Monday, June 23, 2008

Getting In the Grains

I don’t think I need to tell you why it is important to eat whole grains, do I? We’ve been hearing about the benefits for a long time. Extra fiber and a natural source to boot, higher nutrient value, potential to lower harmful blood cholesterol – there’s quite a list. But for people with food allergies, sensitivities and special dietary needs, there is another important reason.

If your dietary choices are already limited, you need to make the most of food that you do eat. It’s that simple. Now, if there are grains that are problematic for you, that’s different and you should go ahead and avoid them. But the grains that are okay in your diet should be eaten in their whole forms whenever possible and not just for their healthful benefits. Whole grains add flavor and texture to otherwise basic foods. More flavor and texture makes a somewhat limited list of food choices much more enjoyable. Last time, I passed along a recipe for chicken coated with wheat germ. While wheat germ is not whole grain, it is an important bit of the grain so that is one way of adding the texture and flavor of grains to your meals. A few other very simple changes can be made in your next trip to the grocery store.

Can you eat oats? Can you find an extra fifteen minutes in your morning routine to cook blade cut oatmeal instead of heavily processed, instant oatmeal? How about wheat? This one is even easier to add in because of the number of whole grain foods available. Try whole wheat tortillas and whole wheat frozen waffles. There are loads of options for whole grain and multi-grain bread, too. Simple change, right? But these foods have an entirely different layer of flavor as well as the added nutrition. You didn’t even have to do any extra cooking aside from a few more minutes for your oatmeal. But wait! There’s more!

Choose brown rice over white rice. Again, there isn’t really significant extra preparation but you’ll get more flavor and texture bang for your food buck. Once in awhile, instead of rice, try substituting wheatberries as a dinnertime side dish. Season them with your favorite herbs and a bit of butter or margarine. Cook wheatberries and serve with milk or a dairy substitute in place of oatmeal if, like me, oats are not on your list. Add barley to a vegetable soup instead of noodles or rice. You can bake with whole grain flour, too. I don’t recommend whole grain for a light and fluffy cake but it will make a very satisfying cookie. You’ll have to experiment a bit to find which recipes are best for using whole grain flours. We’ll talk about that more in the future.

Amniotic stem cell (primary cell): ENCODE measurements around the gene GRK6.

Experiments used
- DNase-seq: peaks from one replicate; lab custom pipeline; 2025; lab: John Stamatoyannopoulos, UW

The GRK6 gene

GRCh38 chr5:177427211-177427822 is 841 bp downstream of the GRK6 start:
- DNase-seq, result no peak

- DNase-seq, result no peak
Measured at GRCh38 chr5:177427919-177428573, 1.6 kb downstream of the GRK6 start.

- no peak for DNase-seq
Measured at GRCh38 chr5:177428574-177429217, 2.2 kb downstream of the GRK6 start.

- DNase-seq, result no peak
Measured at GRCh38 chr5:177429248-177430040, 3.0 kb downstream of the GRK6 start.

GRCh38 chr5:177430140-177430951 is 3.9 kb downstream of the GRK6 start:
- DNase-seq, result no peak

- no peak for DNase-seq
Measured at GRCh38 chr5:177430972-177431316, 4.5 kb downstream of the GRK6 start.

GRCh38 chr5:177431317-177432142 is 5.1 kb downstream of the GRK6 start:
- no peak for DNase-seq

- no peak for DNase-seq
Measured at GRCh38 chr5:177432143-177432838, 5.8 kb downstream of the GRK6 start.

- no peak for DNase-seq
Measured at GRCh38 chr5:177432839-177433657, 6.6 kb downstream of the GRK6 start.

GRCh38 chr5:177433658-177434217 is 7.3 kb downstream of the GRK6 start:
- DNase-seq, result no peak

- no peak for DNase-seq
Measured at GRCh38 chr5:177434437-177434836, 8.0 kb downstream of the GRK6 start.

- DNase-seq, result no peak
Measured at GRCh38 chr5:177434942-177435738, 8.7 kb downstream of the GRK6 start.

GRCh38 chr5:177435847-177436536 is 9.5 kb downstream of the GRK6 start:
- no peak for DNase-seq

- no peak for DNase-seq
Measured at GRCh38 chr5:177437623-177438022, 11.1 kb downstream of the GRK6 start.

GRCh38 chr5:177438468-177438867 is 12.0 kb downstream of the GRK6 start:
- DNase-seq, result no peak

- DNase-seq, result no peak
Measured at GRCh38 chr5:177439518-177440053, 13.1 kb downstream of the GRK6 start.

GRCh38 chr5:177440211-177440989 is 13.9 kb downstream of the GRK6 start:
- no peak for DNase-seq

Getting the idea? Over time, you’ll hear so much from me about getting the most out of your food that you might begin to think me a bit touched in the head. But let’s be honest. We are working with a limited diet (and no, I still don’t like to see it in a negative light but that doesn’t keep it from being true). We can’t afford to lose flavor, texture and nutrition by using food that has been processed beyond what is really necessary. Personally, I believe the same goes for how we cook the food. In the end, I think food is best eaten as near to its natural state as is safe and practical to eat. No, you will never see a recipe for any sort of steak tartare in this blog. I’m afraid I don’t care from my meat to be even remotely rare. But you get my point. Steamed vegetables, not boiled and raw is even better. Whole grains whenever possible. Seasonal and locally grown for best freshness.

We’ll touch on this more as we go. For now, make your grocery list and pad it with some new whole grain options you haven’t already tried and, until next time, let’s go eat that!


Christine said...

Whole Grains are also an important food to help prevent Cancer, too! They are very optimal for you health. Great article!

Sandra Gordon said...

Hi Christine!

Thanks! You are quite right about the cancer-fighting benefits. When there are so many good reasons to eat whole grains, it only makes sense to actively add them to your diet.